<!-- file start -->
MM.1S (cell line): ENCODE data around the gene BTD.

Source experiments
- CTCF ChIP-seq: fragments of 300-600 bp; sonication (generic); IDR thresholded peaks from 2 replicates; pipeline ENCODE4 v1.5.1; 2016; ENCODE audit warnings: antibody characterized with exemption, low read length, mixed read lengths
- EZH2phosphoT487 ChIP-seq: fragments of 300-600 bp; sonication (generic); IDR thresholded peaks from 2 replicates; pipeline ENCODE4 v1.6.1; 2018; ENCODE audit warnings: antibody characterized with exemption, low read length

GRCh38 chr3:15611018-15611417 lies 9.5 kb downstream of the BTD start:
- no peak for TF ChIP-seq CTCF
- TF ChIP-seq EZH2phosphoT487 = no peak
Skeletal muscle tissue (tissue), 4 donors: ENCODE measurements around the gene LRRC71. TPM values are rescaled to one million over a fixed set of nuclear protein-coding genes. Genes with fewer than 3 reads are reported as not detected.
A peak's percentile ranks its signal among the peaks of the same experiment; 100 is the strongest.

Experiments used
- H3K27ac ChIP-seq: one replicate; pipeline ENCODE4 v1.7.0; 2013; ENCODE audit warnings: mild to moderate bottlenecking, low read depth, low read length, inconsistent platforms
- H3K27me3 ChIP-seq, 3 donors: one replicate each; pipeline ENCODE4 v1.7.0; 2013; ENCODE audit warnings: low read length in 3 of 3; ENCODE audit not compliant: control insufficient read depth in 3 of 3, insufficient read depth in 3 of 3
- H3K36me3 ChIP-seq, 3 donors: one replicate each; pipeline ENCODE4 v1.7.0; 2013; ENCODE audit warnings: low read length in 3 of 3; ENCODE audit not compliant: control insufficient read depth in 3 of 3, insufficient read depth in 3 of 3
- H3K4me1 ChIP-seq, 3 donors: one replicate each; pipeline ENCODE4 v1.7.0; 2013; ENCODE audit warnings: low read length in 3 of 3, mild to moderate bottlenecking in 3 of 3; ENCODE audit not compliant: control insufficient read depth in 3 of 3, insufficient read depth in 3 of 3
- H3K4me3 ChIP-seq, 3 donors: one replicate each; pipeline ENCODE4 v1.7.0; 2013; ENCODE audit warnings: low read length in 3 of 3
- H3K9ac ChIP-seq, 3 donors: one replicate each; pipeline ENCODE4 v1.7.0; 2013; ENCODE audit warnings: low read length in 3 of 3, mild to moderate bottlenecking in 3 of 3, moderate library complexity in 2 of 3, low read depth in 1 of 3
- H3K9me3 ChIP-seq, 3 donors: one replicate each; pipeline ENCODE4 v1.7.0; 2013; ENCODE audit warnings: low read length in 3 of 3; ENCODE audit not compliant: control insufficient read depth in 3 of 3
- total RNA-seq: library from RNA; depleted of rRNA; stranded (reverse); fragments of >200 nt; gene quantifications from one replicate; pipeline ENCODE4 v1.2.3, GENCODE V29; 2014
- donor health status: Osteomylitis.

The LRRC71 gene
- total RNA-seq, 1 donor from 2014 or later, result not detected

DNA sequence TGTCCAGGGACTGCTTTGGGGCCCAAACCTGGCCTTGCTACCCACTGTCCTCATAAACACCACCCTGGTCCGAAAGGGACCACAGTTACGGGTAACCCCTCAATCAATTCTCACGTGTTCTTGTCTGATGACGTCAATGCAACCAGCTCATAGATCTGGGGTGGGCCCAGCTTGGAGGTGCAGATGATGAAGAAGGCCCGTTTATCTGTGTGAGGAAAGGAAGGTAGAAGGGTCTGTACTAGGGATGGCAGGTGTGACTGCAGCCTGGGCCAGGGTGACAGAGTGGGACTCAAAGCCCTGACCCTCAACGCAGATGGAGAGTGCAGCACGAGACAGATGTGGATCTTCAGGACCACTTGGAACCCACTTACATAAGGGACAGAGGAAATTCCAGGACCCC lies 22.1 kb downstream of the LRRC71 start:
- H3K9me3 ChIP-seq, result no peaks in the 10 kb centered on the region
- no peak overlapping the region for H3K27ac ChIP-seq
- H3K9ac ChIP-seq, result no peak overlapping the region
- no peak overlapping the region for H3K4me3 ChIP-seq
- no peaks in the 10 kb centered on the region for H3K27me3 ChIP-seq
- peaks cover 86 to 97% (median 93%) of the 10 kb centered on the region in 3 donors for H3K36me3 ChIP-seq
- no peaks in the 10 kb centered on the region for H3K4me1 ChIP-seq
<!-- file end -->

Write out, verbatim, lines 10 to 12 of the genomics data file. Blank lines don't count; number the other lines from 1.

Experiments used
- H3K27ac ChIP-seq: one replicate; pipeline ENCODE4 v1.7.0; 2013; ENCODE audit warnings: mild to moderate bottlenecking, low read depth, low read length, inconsistent platforms
- H3K27me3 ChIP-seq, 3 donors: one replicate each; pipeline ENCODE4 v1.7.0; 2013; ENCODE audit warnings: low read length in 3 of 3; ENCODE audit not compliant: control insufficient read depth in 3 of 3, insufficient read depth in 3 of 3